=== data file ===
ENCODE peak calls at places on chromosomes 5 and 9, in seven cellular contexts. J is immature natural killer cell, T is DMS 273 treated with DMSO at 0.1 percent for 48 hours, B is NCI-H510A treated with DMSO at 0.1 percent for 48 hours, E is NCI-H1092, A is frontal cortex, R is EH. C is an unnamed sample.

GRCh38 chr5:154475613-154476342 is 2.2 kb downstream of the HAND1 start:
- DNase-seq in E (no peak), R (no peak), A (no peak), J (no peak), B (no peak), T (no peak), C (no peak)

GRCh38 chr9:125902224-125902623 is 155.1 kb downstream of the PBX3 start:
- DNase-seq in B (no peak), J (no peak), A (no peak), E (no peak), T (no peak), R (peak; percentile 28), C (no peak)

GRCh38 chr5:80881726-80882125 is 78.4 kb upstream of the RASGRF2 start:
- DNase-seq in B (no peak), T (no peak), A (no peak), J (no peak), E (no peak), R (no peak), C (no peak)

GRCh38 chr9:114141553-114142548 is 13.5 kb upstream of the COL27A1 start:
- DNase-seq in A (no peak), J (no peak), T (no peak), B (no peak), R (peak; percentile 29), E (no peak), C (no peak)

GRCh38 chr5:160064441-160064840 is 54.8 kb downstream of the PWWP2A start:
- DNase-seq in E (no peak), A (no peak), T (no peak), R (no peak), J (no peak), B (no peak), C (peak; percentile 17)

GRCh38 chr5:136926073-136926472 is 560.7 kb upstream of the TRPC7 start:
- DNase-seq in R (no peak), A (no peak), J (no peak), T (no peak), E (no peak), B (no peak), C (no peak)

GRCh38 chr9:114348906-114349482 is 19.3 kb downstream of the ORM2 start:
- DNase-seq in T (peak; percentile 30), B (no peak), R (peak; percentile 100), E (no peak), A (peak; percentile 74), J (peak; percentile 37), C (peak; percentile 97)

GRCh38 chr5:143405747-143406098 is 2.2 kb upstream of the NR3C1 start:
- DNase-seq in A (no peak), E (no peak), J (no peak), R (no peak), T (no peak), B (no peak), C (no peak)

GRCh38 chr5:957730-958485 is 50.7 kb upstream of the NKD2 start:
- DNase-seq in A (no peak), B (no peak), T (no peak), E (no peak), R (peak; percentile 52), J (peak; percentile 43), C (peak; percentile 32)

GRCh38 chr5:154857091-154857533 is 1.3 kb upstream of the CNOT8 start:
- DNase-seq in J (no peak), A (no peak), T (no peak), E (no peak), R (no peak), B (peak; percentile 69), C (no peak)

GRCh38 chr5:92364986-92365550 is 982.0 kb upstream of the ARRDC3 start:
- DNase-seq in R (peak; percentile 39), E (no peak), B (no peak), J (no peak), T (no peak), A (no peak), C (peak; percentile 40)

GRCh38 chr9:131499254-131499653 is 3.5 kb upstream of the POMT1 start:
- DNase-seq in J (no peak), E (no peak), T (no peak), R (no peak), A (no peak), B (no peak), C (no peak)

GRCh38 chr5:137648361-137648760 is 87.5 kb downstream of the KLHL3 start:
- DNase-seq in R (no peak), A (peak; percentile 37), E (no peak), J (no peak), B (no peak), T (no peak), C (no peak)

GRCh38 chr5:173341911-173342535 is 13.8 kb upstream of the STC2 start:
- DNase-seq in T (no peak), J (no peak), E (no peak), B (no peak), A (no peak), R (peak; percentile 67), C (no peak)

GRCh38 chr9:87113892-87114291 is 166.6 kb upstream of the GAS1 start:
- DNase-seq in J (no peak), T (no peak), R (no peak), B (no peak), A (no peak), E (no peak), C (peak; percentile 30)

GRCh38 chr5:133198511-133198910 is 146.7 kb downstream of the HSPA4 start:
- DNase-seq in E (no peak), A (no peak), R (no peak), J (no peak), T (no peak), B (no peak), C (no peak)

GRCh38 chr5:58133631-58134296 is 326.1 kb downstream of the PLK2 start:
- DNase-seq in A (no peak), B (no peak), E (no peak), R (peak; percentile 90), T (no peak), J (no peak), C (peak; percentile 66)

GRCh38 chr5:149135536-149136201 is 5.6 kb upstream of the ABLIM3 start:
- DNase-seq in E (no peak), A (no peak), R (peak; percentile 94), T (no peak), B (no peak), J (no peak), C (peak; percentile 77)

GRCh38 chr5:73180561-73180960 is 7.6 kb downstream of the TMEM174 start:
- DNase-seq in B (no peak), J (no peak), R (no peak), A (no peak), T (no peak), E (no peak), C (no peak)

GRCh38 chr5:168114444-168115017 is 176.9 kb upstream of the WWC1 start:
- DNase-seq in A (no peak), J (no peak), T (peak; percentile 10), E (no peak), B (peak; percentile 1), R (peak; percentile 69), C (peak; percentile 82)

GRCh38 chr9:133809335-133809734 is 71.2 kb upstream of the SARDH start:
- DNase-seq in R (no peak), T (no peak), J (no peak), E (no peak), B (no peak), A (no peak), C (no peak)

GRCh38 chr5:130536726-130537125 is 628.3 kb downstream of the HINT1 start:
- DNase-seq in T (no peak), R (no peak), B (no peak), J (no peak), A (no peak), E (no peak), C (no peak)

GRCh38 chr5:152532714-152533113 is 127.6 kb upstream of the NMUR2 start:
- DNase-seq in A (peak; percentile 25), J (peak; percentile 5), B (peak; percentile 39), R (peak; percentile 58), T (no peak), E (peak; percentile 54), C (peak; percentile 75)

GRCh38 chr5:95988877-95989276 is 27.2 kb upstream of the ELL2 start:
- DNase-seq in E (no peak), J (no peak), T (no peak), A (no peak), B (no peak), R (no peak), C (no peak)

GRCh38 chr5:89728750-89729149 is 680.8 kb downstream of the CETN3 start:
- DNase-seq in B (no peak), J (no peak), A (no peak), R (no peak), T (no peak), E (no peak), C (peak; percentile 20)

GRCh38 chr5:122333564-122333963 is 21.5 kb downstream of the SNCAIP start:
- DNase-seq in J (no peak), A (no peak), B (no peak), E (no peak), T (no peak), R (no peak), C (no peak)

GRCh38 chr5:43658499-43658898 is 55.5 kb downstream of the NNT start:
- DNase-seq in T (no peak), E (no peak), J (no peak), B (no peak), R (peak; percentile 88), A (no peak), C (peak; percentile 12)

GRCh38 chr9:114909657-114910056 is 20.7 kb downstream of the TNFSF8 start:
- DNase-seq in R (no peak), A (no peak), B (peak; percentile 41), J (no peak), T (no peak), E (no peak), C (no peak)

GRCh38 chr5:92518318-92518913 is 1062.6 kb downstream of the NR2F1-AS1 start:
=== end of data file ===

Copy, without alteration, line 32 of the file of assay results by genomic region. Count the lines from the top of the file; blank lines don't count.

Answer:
GRCh38 chr5:133198511-133198910 is 146.7 kb downstream of the HSPA4 start: